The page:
— A telescope is a time machine that makes it possible to go back in time and see the universe in the past.
Taniguchi: Indeed. Although no telescopes have yet to successfully observe the first galaxy in the universe, I believe ALMA can make it happen.
ALMA to Observe Dust and Gas in Distant Galaxies
— Subaru Telescope and the Hubble Space Telescope are also famous for their capability to observe distant galaxies. What is their difference from ALMA?
Taniguchi: Simply speaking, Subaru and Hubble observe light emitted from stars that compose a galaxy, while ALMA observes radio waves emitted from dust and gas contained in distant galaxies.
— ALMA observes radio emissions from dust and gas, instead of light from stars.
Taniguchi: Right. ALMA is capable of observing radio waves at millimeter and submillimeter wavelengths. In the universe, some galaxies emit radio waves intensely at submillimeter wavelengths in particular. This type of galaxies is called “submillimeter galaxy”.
— What is the characteristics of a submillimeter galaxy?
Taniguchi: An entire galaxy is surrounded by dense dust. Light cannot get out of the galaxy because light emitted from stars inside the galaxy is completely absorbed by dust. So, this type of galaxies cannot be observed by optical telescopes such as Subaru and Hubble telescopes. On the other hand, ALMA can capture submillimeter waves, which are emitted from dust heated by absorption of light.
— What is the reason for dust surrounding submillimeter galaxies?
Taniguchi: There are two possible reasons: One is due to starburst, which was mentioned earlier. Starburst is a phenomenon where massive stars (10 to 50 times the mass of the Sun) are formed at an explosive rate. A galaxy with more than ten thousand massive stars is categorized as a starburst galaxy, and some starburst galaxies have an astonishing number of massive stars like 100 million stars. A massive star has a short life and undergoes a supernova explosion after several millions to several tens of million years. With such explosion, materials made inside a star are scattered around and become ingredients of dust. As a consequence, the galaxy is immediately filled with dust, which covers light emitted from new stars formed in the galaxy.
— That’s why astronomers need to observe submillimeter emissions from dust.
Taniguchi: Technically speaking, heated dust emits far-infrared rays. It will be observed at submillimeter wavelengths as a result of a phenomenon called “redshift” where the wavelength of light is stretched due to the expansion of the universe.
— What is another reason for dust surrounding submillimeter galaxies?
Taniguchi: It is caused by active galactic nuclei (AGN) which is also mentioned earlier. It has already been proved that many galaxies, including our Milky Way galaxy, contain a supermassive black hole more than several millions times the mass of the Sun at the galactic center. A supermassive black hole is surrounded by gas, which emits light at high temperature when falling into a black hole, and its luminosity is observed as an AGN. AGNs emit strong ultraviolet radiation that also have a heating effect on dust around the nucleus. Here again, heated dust emits radiation at submillimeter wavelengths.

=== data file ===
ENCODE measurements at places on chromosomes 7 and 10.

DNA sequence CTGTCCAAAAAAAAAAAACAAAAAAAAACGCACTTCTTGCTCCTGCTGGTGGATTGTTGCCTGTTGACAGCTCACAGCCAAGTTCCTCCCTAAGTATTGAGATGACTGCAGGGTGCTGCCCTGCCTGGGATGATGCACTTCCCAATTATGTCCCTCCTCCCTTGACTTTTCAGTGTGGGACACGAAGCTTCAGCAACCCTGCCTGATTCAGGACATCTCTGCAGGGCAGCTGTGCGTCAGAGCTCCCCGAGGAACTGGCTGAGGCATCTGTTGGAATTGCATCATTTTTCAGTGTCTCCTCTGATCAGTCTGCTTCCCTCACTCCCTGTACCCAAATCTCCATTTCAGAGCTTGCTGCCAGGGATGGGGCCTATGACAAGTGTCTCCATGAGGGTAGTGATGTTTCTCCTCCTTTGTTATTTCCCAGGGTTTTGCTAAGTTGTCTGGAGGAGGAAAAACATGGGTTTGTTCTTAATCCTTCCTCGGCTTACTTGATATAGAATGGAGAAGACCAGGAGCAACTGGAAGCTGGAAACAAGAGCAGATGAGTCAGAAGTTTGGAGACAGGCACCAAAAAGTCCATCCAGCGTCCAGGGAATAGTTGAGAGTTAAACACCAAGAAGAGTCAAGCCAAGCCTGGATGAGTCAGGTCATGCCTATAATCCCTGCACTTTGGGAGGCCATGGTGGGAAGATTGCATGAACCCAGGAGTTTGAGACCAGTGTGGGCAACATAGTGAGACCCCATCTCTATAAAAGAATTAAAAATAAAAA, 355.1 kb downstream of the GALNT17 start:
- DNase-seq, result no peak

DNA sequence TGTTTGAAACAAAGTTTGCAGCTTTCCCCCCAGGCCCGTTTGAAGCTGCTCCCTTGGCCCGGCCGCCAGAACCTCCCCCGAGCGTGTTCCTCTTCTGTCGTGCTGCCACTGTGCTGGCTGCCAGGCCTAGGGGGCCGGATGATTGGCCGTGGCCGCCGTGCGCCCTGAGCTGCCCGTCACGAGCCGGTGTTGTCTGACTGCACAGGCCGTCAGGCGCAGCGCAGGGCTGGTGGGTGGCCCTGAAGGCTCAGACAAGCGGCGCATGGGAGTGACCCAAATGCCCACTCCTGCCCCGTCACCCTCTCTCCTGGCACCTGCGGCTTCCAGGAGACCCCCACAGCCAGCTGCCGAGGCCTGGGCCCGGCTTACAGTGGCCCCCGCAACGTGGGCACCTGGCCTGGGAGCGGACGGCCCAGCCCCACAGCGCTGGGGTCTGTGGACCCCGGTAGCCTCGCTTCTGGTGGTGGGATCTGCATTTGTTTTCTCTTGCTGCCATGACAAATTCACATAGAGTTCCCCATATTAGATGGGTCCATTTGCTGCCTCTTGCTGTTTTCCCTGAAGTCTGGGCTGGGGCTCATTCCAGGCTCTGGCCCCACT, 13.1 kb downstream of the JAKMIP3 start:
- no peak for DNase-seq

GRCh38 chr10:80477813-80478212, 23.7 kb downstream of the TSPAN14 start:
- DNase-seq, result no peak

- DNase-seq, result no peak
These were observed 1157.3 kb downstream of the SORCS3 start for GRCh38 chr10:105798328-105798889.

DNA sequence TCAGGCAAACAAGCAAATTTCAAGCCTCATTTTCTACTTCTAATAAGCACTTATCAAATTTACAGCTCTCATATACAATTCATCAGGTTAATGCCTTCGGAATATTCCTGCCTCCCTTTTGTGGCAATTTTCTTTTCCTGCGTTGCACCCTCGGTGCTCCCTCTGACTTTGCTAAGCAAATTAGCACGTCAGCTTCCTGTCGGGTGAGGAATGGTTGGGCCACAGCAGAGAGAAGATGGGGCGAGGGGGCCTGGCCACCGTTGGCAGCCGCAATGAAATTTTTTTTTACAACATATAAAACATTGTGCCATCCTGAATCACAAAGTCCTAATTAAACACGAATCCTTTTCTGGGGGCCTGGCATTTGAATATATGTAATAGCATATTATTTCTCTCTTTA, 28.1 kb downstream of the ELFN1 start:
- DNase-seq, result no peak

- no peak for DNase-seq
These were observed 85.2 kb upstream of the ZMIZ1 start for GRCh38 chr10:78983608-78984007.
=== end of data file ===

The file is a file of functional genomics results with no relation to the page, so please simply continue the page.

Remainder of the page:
— Are there many submillimeter galaxies among distant galaxies at an early stage of formation?
Taniguchi: Yes. Newly formed galaxies evolve very rapidly through intense activities involving starburst and AGNs. Observing such an evolution process is ALMA’s specialty that is capable of observing at submillimeter wavelength.
Detecting Carbon and Oxygen Formed in Distant Galaxies
Taniguchi: Moreover, ALMA can not only capture millimeter and submillimeter waves emitted by heated dust in distant galaxies, but also millimeter and submillimeter waves specific to oxygen and carbon formed in galactic gas. Elements like oxygen and carbon did not exist just after the creation of the universe, because they are produced and spread out in a galaxy as a result of some cosmic events like a supernova explosion of a massive star. This means, we can understand how the galaxies evolved in an early phase of the universe by identifying the time and the rate of accumulation of oxygen and carbon in distant galaxies.
— To put it the other way around, if no oxygen or carbon is found in a distant galaxy, it is thought to be a newly formed galaxy.
Taniguchi: It is supposed that way. If oxygen and carbon is detected, it will be evidence showing that the target object is a galaxy a certain period of time after its birth or a chemically evolved galaxy. Detection of oxygen and carbon in distant galaxies will bring another advantage; it allows us to estimate the distance to the galaxy accurately. Carbon and oxygen have specific spectra at infrared wavelengths. We can measure the distance to the distant galaxy by studying how much the wavelengths are stretched before it reaches the Earth as submillimeter waves.
— Isn’t it possible to accurately measure the distance to a distant galaxy at this point?
Taniguchi: This might be a little bit technical, but we measure the distance to a galaxy using a specific light spectrum (ultraviolet) called “Lyman alpha line” emitted by hydrogen atom. However, observation tends to be difficult and the accuracy of measurement sometimes becomes not so reliable, because a substantial amount of hydrogen atoms around a distant galaxy absorbs Lyman alpha lines emitted from the galaxy. On the other hand, submillimeter waves emitted from oxygen and carbon formed inside distant galaxies are not susceptible to any absorption, which enables us to accurately measure the distance to a distant galaxy.